“What is so amazing about her works, when you first see them, is that they look like a teenage girl kind of thing…You know, there is something astounding in the work’s simplicity that is almost terrifying to me. What it really makes me think of is going to the dentist and getting laughing gas, they always have very banal pictures on the ceiling that you are supposed to look at while you’re getting your teeth filled. Well I think it’s like that with her work.”
-John Waters in an interview with Charles Esche for van der Stokker’s catalogue “Friends and Family”
Leo Koenig Inc. is delighted to announce a solo exhibition by Lily van der Stokker entitled Terrible and Ugly. Utilizing bright colors and graphic punctuation, van der Stokker creates a sort of “romper room” for adults. For more than twenty years, van der Stokker has been making work which unashamedly addresses the everyday and the ordinary in a language she has made entirely her own. Phrases written on walls are sometimes general, in a buoyant greeting card way, sometimes personal, revealing tidbits from her life and friendships. Throughout her career, text, combined with curlicues, puffy clouds and flowers, have always been impossibly exuberant, optimistic, pretty and decorative, making her work the antithesis of “bad boy art.”
Recreating the gallery to suit her vision, van der Stokker has painted three enormous wall murals in the front room, and will display a number of works on paper as well as murals in the back room. The two rooms have effectively been cut off from one another, and the back room can only be accessed through a diminutive door whose purpose, it would seem, is to alter the viewer’s perspective towards an “Alice in Wonderland” state of mind. When commenting on her work, van der Stokker has said “I like to make things that have as little meaning as possible…To give useless information, and see it as a relaxation.”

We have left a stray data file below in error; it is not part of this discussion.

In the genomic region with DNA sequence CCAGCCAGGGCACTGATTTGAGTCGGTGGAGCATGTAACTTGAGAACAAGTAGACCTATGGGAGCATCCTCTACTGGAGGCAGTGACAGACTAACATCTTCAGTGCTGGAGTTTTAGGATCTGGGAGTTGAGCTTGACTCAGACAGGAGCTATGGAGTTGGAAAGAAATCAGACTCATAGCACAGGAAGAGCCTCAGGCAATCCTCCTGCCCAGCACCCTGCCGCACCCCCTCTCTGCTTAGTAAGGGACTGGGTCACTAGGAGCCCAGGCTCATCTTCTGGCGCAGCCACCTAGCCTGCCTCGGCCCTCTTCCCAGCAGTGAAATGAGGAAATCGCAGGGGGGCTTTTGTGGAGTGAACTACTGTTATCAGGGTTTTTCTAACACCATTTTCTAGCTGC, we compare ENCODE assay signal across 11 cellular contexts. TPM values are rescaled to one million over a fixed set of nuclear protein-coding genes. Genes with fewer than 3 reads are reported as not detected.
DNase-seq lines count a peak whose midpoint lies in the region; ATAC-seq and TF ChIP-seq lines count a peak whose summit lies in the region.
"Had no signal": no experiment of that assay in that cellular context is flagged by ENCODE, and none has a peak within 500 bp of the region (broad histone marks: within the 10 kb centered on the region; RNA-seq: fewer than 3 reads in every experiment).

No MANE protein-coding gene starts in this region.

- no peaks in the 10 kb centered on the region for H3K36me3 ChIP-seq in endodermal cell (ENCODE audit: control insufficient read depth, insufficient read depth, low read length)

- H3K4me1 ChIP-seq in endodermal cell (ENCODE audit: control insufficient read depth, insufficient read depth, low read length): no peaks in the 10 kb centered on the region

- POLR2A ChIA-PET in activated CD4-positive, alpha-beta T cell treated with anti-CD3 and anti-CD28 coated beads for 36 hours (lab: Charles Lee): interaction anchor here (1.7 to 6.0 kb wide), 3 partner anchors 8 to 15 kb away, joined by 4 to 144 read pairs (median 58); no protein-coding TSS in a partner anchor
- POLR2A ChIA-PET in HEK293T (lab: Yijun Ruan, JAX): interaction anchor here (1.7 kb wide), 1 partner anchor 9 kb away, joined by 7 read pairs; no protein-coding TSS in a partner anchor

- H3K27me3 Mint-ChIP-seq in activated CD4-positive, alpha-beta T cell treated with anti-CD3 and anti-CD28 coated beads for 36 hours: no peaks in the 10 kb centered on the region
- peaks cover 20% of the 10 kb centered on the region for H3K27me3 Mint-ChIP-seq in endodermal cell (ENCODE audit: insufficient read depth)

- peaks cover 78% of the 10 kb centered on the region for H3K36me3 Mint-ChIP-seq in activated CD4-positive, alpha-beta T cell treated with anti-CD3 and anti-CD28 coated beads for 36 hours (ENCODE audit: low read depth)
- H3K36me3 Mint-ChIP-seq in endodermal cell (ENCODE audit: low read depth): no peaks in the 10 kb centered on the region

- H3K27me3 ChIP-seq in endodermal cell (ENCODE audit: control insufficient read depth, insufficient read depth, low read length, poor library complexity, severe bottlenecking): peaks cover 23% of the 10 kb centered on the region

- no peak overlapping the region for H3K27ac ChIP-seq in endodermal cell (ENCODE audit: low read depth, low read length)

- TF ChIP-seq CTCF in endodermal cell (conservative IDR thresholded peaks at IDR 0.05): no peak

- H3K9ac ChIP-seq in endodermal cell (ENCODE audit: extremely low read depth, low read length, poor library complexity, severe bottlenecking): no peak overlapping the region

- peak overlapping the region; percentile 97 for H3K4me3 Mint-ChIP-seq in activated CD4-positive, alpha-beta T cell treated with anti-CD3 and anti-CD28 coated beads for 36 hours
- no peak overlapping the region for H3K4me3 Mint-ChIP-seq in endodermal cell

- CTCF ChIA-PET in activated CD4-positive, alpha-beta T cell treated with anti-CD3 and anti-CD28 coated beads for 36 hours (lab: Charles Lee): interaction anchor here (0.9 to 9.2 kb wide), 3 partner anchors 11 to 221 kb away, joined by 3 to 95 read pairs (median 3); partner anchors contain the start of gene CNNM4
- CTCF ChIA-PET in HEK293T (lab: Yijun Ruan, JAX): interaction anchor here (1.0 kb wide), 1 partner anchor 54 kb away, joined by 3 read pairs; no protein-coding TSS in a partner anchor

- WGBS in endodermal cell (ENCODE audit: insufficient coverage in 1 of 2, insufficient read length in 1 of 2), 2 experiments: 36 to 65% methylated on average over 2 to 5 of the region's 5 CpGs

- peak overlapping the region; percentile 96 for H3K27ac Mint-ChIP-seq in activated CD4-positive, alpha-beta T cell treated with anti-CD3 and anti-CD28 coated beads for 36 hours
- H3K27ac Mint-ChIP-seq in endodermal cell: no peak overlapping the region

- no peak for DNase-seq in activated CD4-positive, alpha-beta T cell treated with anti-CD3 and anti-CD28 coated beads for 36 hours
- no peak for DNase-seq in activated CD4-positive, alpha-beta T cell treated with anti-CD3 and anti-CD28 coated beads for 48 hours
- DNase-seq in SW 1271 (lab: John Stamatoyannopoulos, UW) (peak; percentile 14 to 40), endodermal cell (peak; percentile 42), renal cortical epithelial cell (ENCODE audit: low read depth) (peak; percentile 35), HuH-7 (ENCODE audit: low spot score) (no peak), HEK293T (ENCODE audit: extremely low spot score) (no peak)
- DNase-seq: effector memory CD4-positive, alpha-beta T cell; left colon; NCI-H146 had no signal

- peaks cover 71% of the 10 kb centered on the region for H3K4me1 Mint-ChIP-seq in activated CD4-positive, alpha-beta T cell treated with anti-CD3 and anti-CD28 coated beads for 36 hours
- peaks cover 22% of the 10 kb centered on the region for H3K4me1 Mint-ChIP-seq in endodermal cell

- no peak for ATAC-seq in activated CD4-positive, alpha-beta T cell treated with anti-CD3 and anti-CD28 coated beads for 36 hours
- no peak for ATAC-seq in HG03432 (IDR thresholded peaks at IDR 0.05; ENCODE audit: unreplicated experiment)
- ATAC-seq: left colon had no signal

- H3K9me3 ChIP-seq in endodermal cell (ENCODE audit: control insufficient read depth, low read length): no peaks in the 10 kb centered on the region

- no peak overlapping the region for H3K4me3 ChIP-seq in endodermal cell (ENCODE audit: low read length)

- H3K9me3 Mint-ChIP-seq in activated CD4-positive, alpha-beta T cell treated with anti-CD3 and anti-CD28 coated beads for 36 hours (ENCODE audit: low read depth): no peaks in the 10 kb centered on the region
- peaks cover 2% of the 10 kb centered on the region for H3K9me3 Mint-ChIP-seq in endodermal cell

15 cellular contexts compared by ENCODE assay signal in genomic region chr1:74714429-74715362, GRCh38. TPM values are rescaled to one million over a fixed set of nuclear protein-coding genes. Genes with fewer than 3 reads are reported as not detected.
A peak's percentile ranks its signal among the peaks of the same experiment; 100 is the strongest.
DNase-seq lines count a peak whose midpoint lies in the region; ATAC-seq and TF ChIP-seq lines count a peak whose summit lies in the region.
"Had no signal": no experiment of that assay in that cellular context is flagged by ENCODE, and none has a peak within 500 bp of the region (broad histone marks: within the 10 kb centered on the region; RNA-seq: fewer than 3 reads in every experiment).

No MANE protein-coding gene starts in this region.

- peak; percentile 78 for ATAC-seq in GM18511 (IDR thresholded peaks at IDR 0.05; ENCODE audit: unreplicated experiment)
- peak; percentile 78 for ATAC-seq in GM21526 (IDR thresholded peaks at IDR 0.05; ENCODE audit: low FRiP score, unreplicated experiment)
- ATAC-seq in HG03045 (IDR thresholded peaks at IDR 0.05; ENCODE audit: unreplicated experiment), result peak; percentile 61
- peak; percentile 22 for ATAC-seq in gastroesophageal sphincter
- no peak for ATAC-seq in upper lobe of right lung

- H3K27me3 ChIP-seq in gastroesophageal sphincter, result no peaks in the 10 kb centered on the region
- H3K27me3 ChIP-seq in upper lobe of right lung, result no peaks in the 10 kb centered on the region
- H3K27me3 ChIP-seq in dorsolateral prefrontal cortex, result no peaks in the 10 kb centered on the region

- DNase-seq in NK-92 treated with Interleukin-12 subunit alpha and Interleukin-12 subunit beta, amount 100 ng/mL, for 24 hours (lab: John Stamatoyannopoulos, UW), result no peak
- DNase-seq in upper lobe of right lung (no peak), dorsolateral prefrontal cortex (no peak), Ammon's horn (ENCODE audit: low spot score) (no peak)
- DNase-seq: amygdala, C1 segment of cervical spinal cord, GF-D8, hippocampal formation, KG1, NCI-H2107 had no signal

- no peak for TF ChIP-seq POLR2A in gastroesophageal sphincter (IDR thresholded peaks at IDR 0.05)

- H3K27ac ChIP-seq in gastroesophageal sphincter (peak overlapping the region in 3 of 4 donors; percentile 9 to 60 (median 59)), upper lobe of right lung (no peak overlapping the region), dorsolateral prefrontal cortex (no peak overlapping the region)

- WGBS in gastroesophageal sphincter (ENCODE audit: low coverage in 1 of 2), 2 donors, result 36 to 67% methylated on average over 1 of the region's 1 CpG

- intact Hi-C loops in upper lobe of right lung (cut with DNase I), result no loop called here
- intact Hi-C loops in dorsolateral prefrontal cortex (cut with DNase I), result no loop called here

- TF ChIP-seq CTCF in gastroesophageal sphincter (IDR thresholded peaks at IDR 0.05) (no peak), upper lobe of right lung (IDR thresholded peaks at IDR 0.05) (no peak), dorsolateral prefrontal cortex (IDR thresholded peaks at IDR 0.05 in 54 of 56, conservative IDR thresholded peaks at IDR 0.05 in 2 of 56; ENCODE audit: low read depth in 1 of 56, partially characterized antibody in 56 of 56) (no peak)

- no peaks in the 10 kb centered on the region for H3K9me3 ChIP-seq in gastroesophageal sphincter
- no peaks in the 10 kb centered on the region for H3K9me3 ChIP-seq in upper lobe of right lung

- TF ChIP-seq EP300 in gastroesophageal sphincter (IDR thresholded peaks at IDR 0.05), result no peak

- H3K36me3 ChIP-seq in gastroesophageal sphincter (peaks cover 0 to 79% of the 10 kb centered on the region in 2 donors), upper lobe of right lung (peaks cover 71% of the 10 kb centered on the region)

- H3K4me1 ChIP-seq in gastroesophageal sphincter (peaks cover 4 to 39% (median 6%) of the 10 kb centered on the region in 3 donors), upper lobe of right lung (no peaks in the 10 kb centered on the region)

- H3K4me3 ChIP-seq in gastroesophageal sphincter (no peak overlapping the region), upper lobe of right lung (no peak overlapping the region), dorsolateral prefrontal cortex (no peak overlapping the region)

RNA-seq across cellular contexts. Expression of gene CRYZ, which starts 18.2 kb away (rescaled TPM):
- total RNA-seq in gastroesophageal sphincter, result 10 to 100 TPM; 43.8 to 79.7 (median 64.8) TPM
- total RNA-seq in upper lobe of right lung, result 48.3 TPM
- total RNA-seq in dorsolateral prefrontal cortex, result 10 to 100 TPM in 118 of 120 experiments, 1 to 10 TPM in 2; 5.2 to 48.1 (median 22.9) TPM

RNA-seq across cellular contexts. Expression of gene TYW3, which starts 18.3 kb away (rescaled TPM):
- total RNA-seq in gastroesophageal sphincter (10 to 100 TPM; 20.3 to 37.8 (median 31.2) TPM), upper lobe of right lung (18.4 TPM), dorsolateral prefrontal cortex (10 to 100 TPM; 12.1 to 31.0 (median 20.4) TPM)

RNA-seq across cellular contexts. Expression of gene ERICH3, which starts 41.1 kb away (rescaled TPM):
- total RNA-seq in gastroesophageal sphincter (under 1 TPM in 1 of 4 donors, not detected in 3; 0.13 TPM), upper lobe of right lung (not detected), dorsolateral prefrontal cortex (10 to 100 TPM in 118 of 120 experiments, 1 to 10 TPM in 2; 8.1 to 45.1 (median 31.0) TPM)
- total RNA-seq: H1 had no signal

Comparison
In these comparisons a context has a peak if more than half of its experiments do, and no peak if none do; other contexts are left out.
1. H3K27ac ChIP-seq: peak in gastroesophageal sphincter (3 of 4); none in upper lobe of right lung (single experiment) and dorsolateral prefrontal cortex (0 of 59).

For this exhibition Lily van der Stokker continues her series of “Ugly” works that have been shown at venues such as the Aspen Museum and the Boijmans Museum in Rotterdam. Starting with a simple drawing on paper, van der Stokker has decided to concentrate on the parts she deems as “failures.” And within those failures, she has blown up the most “offending” details of the failed drawings. Inspired by critics who have maligned her work, she sees this series as an extension of earlier series of works with titles like “Extremely Experimental art by Older People.”
Lily van der Stokker has an upcoming catalogue entitled “It Doesn’t Mean Anything, But It Looks Good,” detailing her exhibition “No Big Deal Thing” at the Tate St. Ives, in Cornwall. She has exhibited extensively in both Europe and the U.S. Some of her most recent exhibitions have been “Terrible” at the Museum Boijmans, Rotterdam, Netherlands, “To The Wall,” with David Shrigley at the Aspen Art Museum, and” Plug In#52” with Jim Iserman at the Stedelijk Van Abbemuseum in Eindoven, NL. She lives and works in NYC and Amsterdam.